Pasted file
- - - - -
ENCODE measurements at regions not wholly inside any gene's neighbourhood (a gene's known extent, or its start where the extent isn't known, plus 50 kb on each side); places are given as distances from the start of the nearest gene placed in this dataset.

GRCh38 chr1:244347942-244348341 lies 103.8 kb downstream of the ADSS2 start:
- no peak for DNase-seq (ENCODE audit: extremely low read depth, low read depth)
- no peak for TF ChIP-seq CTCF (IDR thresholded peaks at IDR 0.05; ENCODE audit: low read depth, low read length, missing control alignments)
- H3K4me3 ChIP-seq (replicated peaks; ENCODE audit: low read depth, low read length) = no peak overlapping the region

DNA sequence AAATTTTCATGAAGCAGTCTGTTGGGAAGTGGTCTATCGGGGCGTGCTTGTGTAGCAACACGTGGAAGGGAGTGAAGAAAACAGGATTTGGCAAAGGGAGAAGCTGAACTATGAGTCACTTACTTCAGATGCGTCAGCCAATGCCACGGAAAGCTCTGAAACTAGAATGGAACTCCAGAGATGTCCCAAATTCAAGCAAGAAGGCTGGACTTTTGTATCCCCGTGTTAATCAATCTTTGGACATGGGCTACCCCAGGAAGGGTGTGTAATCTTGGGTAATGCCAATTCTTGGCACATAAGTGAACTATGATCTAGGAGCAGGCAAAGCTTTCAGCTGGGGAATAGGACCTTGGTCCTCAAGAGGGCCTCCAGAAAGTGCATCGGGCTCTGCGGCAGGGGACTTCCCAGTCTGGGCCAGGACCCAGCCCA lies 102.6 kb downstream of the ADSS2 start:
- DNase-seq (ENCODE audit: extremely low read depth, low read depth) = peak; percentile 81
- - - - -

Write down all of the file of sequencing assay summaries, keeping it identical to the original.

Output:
ENCODE measurements at regions not wholly inside any gene's neighbourhood (a gene's known extent, or its start where the extent isn't known, plus 50 kb on each side); places are given as distances from the start of the nearest gene placed in this dataset.

GRCh38 chr1:244347942-244348341 lies 103.8 kb downstream of the ADSS2 start:
- no peak for DNase-seq (ENCODE audit: extremely low read depth, low read depth)
- no peak for TF ChIP-seq CTCF (IDR thresholded peaks at IDR 0.05; ENCODE audit: low read depth, low read length, missing control alignments)
- H3K4me3 ChIP-seq (replicated peaks; ENCODE audit: low read depth, low read length) = no peak overlapping the region

DNA sequence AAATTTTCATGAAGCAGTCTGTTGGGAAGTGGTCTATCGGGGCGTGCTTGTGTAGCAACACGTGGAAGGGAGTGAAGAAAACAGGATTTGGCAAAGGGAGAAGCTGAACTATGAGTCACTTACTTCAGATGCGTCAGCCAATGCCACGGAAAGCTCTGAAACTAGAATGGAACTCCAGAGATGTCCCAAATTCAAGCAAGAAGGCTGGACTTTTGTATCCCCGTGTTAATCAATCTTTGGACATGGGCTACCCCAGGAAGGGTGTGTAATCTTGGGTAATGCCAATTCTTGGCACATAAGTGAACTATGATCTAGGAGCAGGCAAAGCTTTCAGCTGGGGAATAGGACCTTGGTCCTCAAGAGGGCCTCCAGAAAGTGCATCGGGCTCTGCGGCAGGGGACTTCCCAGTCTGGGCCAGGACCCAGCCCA lies 102.6 kb downstream of the ADSS2 start:
- DNase-seq (ENCODE audit: extremely low read depth, low read depth) = peak; percentile 81